In our readings today, we heard that Christ is the capstone. It is He who holds the edifice of the Church, not made with stones, but rather, as the Epistle of Peter tells us, with living stones. In the Gospel today, we hear that the rock on which the Church is established is Peter, Cephas who becomes the new rock. And, so we all are called to become the living stones that make the edifice of the Church truly the Body of Christ.

Today, as we come to this celebration, we must take the time to thank those individuals who have made this renovation possible. Previously, I mentioned Father Robert Vitaglione, who preserved this church during difficult times. Msgr. Kieran Harrington, the rector, who for the past six years as pastor has devoted countless hours and much energy to making sure that we have this beautiful church. Together with Father Jorge Ortiz and the parish staff, not only do we find this magnificent edifice, but we also find living stones, a vibrant and diverse faith community.

We must also thank the donors who made this renovation possible: Mr. Michael Romersa; the O’Toole Foundation; Mr. Joseph Palumbo, who was an altar boy here in the parish of St. Joseph and who made a donation so that we could reconstruct the Sacred Heart window that was completely destroyed; Mr. and Mrs. Greg and Carol Karas, Carol’s father, Charles Postler, was the first deacon ordained for the Diocese of Brooklyn. The Buonacontri family and the Cinalli families were extraordinarily generous to the parish that served them so well for so long. Petrona James and Johanna Fernandez, long-time parishioners of this parish, also made extremely generous sacrificial gifts.

We come to celebrate this Eucharist today, the greatest prayer of thanksgiving which we offer. And when we give thanks, we will remember those who have contributed in so many ways to the Co-Cathedral of St. Joseph; the ethnic apostolates whose national Marian image appears in this beautiful church; the Mexican parishioners of St. Joseph’s, under the direction of Father Ortiz, gave their sweat equity donation by restoring the main doors into the Co-Cathedral and by removing all of the pews of the church to the lower church and strip them of the old varnish, allowing the pews to be refinished at a reduced cost.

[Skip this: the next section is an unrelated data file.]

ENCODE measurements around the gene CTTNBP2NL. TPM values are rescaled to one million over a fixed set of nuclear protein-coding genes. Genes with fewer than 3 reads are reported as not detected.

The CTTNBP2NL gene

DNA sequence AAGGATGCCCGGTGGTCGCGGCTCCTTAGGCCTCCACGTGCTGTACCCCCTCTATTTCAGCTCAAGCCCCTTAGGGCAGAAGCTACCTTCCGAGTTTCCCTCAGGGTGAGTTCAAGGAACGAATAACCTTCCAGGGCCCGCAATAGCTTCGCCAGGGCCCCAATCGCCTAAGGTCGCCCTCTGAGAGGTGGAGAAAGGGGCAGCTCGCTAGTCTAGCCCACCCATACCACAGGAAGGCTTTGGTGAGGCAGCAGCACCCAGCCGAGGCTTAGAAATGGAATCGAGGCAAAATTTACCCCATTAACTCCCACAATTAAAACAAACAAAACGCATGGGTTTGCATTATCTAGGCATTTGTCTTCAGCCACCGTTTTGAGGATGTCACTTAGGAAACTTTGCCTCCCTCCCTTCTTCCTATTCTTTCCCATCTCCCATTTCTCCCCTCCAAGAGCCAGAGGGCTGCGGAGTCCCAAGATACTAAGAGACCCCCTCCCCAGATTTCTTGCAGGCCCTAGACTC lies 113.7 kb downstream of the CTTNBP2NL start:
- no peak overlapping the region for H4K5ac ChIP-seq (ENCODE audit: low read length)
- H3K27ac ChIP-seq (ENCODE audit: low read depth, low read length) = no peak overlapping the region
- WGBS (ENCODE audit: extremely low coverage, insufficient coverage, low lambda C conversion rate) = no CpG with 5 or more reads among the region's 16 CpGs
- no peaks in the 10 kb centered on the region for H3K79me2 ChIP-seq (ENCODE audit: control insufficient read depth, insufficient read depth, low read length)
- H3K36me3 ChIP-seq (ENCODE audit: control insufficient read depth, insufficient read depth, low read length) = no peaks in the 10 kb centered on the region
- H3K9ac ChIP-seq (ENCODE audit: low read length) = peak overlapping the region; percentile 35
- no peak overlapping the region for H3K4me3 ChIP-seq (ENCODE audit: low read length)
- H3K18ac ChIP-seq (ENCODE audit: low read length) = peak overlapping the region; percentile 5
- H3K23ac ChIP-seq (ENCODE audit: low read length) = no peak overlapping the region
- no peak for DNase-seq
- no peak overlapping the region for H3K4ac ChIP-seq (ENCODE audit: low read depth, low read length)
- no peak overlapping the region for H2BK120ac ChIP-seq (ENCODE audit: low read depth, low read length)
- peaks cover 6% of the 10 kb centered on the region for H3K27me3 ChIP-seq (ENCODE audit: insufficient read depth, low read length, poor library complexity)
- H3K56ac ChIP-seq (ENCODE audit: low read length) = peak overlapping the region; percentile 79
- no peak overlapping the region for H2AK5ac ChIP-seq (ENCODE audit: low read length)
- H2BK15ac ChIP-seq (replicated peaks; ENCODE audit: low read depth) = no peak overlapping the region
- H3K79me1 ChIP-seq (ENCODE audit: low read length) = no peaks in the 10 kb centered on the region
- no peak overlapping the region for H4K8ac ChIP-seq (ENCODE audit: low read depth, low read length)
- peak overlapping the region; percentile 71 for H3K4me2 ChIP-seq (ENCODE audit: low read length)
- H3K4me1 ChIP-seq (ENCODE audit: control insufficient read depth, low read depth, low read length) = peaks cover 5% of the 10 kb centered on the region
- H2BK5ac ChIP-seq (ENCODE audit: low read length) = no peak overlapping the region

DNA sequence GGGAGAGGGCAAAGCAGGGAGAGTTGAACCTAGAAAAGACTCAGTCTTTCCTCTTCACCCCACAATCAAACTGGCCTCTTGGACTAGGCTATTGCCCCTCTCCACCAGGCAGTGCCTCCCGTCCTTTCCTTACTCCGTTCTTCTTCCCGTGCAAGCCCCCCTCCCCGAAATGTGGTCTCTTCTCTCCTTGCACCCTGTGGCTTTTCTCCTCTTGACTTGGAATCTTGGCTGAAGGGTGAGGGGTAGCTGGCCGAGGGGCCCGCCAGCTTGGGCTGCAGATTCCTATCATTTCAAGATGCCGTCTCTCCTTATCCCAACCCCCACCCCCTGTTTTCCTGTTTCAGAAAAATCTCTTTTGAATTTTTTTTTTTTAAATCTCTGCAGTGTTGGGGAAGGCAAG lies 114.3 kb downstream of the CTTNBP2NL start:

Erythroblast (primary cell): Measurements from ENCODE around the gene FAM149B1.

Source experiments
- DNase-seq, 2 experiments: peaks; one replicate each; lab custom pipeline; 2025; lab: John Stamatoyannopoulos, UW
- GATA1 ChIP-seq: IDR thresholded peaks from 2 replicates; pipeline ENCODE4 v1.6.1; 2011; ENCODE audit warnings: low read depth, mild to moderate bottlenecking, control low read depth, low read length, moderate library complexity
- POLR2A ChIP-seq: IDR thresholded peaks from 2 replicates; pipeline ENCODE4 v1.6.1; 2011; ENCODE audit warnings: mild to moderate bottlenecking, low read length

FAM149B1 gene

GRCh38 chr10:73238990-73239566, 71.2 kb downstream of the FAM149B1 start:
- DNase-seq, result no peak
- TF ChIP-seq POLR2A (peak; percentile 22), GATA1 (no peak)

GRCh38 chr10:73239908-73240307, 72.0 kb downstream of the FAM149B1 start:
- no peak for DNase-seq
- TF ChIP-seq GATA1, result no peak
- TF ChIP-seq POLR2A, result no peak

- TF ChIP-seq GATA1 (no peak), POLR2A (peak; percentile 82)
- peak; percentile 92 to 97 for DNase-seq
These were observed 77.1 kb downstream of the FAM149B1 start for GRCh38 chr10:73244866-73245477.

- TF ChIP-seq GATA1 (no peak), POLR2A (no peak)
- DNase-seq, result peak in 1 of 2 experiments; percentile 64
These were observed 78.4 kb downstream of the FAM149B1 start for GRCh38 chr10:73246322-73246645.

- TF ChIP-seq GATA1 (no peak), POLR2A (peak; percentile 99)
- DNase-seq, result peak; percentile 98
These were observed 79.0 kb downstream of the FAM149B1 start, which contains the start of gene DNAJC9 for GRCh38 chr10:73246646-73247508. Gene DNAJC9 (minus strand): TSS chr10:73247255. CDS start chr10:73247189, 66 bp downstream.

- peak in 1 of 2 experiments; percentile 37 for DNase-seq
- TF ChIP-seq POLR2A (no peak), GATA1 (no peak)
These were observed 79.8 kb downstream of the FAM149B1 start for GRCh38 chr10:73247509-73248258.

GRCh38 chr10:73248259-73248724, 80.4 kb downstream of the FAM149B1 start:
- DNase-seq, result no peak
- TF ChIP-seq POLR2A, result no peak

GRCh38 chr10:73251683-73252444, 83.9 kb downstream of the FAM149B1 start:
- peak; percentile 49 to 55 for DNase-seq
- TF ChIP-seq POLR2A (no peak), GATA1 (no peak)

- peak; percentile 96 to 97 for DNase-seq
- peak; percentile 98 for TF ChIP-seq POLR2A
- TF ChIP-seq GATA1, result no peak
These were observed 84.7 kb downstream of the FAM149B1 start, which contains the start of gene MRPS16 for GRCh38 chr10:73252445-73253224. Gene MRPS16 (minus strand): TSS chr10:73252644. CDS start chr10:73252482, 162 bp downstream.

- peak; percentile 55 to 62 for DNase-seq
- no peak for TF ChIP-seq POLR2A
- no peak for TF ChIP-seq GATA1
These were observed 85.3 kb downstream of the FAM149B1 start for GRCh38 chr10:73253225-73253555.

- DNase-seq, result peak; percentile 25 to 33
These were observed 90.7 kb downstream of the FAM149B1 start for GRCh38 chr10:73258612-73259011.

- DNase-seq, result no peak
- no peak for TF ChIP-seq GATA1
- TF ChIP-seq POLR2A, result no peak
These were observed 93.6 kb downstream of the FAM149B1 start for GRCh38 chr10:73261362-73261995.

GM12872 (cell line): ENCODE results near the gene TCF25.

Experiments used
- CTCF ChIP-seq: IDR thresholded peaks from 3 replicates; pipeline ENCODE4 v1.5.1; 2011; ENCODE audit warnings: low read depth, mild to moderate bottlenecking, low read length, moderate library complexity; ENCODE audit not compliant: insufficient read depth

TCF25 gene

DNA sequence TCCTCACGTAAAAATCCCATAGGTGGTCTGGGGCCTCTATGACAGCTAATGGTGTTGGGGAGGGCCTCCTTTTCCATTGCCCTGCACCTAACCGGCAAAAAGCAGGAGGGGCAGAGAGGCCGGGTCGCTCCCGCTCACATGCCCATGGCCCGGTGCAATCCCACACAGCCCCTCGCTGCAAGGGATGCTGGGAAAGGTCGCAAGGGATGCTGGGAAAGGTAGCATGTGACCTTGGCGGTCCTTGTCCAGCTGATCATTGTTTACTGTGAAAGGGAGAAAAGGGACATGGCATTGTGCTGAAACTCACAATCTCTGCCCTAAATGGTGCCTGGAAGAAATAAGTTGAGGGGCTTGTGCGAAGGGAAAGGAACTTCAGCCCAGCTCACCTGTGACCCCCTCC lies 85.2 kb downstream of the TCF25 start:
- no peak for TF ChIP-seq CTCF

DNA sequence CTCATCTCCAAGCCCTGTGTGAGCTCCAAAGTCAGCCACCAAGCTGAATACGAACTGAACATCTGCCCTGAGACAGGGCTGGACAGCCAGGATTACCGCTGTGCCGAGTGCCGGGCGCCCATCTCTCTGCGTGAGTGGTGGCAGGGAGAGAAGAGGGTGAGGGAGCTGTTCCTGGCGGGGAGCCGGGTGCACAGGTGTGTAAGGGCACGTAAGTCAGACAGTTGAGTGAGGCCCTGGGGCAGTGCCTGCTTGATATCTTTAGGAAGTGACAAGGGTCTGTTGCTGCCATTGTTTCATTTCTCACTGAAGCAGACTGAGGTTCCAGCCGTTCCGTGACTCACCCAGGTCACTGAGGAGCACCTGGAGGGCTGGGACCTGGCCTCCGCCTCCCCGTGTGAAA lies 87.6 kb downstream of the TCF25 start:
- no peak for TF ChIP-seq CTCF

I am especially grateful to Jeff Greene, Emily Toland and all the men and women of Evergreen Arts for their work in bringing forth the grandeur of this Co-Cathedral. The electricians who were in this church all day and night since last August without ever taking a day off, the waterproofers and laborers who endured harsh weather, from those who designed and installed lighting to those who put in our heating and air conditioning. Of course, there are so many others whose labors are known to God alone. Thank you!

To all of you who have made this and keep making this place of prayer, this House of God, this place devoted to Joseph and his spouse, a place of which we can be truly proud, a place which will be a central gathering place for our Diocese in Brooklyn and Queens. My prayer is that the Lord will find this a fitting temple to give Him worship, and that all find it a place to encounter our Lord. My hope is that this place be a symbol that the Church is not closing. Rather, the Church is growing and alive! Personally, I am indebted to all who have enabled this project to come to fruition. Most especially, we thank the Lord for guiding us during this time, to bring this house of prayer to completion.